Skip Navigation LinksHome > Current Issue > Validation of a Video Analysis Software Package for Quantify...
Journal of Strength & Conditioning Research:
doi: 10.1519/JSC.0000000000000563
Original Research

Validation of a Video Analysis Software Package for Quantifying Movement Velocity in Resistance Exercises

Sañudo, Borja; Rueda, David; Pozo-Cruz, Borja del; de Hoyo, Moisés; Carrasco, Luis

Collapse Box

Abstract

Abstract: Sañudo, B, Rueda, D, del Pozo-Cruz, B, de Hoyo, M, and Carrasco, L. Validation of a video analysis software package for quantifying movement velocity in resistance exercises. J Strength Cond Res 30(10): 2934–2941, 2016—The aim of this study was to establish the validity of a video analysis software package in measuring mean propulsive velocity (MPV) and the maximal velocity during bench press. Twenty-one healthy males (21 ± 1 year) with weight training experience were recruited, and the MPV and the maximal velocity of the concentric phase (Vmax) were compared with a linear position transducer system during a standard bench press exercise. Participants performed a 1 repetition maximum test using the supine bench press exercise. The testing procedures involved the simultaneous assessment of bench press propulsive velocity using 2 kinematic (linear position transducer and semi-automated tracking software) systems. High Pearson's correlation coefficients for MPV and Vmax between both devices (r = 0.473 to 0.993) were observed. The intraclass correlation coefficients for barbell velocity data and the kinematic data obtained from video analysis were high (>0.79). In addition, the low coefficients of variation indicate that measurements had low variability. Finally, Bland-Altman plots with the limits of agreement of the MPV and Vmax with different loads showed a negative trend, which indicated that the video analysis had higher values than the linear transducer. In conclusion, this study has demonstrated that the software used for the video analysis was an easy to use and cost-effective tool with a very high degree of concurrent validity. This software can be used to evaluate changes in velocity of training load in resistance training, which may be important for the prescription and monitoring of training programmes.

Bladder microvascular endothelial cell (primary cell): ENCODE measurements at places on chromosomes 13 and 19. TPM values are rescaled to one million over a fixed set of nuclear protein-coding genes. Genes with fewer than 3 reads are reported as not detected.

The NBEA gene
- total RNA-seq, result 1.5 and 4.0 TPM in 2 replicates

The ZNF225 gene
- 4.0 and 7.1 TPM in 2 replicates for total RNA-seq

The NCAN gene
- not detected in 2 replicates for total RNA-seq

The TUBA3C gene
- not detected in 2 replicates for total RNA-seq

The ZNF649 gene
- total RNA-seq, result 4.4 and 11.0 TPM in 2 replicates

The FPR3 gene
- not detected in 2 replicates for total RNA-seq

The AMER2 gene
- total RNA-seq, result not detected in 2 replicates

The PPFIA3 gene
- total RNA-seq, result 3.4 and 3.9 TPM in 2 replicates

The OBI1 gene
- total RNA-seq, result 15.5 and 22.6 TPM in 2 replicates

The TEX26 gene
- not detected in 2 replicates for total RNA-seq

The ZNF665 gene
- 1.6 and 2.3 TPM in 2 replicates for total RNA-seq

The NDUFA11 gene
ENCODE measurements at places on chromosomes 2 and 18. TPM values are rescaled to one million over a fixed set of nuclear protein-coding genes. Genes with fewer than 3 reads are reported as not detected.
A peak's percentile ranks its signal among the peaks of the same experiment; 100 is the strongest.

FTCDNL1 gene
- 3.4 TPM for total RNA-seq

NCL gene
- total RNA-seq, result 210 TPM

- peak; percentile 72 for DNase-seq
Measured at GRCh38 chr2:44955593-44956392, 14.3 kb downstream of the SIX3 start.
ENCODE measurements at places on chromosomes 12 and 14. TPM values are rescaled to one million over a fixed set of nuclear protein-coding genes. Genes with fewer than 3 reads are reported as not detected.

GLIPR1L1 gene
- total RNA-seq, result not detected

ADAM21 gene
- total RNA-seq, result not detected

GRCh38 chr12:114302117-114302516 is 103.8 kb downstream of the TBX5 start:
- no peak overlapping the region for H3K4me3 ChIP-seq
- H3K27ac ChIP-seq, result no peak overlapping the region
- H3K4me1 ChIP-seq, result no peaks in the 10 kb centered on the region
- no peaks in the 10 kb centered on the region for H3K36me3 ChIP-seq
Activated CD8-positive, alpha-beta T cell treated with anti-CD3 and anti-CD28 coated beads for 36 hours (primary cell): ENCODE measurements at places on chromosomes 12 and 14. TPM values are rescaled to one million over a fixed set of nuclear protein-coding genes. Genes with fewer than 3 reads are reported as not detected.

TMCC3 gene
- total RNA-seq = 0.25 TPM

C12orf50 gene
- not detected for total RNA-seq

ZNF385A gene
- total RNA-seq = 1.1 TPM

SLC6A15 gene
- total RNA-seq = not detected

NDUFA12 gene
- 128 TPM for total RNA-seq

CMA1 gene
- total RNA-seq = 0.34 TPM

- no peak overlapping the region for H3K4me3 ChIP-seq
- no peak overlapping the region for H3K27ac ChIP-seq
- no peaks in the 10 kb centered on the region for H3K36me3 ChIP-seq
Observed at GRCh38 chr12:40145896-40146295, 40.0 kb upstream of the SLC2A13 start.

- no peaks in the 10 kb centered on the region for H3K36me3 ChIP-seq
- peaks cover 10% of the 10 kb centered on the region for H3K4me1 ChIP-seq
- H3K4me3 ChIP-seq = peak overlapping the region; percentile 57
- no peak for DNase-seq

Copyright © 2016 by the National Strength & Conditioning Association.

 

Login

Article Tools

Share

Article Level Metrics

Search for Similar Articles
You may search for similar articles that contain these same keywords or you may modify the keyword list to augment your search.